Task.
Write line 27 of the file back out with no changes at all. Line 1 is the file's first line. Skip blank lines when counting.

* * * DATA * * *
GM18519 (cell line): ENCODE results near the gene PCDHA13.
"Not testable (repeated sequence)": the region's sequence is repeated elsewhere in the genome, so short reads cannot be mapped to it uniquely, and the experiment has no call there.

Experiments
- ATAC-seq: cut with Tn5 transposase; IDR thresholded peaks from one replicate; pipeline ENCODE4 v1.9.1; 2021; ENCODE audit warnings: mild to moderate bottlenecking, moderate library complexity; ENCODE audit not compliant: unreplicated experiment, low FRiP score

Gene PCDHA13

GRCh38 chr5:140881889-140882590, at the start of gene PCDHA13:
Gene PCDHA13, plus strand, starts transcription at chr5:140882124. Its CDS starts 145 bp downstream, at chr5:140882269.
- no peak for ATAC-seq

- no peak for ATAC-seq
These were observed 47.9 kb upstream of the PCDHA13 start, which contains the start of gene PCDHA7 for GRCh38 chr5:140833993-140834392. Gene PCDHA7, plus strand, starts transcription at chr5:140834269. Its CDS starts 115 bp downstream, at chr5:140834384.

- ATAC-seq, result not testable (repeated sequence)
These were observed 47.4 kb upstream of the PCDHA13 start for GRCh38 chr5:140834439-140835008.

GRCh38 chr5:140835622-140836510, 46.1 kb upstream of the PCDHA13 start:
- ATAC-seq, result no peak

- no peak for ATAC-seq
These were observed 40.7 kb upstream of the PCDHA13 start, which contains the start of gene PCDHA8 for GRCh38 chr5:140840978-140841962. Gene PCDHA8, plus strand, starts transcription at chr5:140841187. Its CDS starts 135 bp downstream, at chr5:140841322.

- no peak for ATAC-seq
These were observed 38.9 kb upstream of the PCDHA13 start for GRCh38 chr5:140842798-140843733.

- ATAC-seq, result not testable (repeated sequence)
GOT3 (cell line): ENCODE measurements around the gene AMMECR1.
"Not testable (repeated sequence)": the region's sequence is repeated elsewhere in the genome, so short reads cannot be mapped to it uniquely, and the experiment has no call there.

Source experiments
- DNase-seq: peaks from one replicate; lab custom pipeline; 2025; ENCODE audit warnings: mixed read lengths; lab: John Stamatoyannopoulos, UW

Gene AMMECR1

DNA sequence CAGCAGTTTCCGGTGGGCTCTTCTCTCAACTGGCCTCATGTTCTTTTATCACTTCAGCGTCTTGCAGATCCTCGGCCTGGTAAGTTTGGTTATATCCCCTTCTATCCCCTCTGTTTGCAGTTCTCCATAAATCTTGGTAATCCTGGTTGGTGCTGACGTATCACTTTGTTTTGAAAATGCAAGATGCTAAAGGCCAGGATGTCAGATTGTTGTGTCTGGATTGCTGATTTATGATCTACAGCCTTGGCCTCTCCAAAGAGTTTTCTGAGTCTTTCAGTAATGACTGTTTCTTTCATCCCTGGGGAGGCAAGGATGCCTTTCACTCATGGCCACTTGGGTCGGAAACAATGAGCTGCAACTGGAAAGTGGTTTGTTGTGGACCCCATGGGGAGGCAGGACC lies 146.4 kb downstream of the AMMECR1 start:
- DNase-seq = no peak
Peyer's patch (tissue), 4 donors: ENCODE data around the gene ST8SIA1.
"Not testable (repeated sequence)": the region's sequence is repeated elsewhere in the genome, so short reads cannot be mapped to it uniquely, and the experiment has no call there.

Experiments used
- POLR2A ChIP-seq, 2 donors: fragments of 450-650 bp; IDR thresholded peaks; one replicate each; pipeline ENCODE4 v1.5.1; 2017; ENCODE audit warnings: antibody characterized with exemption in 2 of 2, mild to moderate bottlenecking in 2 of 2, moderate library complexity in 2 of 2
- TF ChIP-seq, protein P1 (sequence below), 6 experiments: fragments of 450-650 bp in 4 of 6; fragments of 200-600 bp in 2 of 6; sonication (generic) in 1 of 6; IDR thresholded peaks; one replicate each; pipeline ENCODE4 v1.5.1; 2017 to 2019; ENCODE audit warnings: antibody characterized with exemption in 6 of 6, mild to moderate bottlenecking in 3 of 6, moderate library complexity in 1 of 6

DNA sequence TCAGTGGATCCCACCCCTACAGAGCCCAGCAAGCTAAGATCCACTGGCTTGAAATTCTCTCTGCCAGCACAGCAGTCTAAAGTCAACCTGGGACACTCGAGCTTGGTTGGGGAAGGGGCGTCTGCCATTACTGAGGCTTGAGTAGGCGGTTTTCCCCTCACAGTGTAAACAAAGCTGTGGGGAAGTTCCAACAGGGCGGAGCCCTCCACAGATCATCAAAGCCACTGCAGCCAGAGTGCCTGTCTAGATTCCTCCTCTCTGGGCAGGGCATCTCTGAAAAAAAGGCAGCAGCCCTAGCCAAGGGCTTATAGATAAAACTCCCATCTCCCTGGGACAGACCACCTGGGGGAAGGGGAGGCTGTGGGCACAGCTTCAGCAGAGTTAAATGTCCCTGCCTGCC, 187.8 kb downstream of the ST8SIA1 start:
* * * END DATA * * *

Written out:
Peyer's patch (tissue), 4 donors: ENCODE data around the gene ST8SIA1.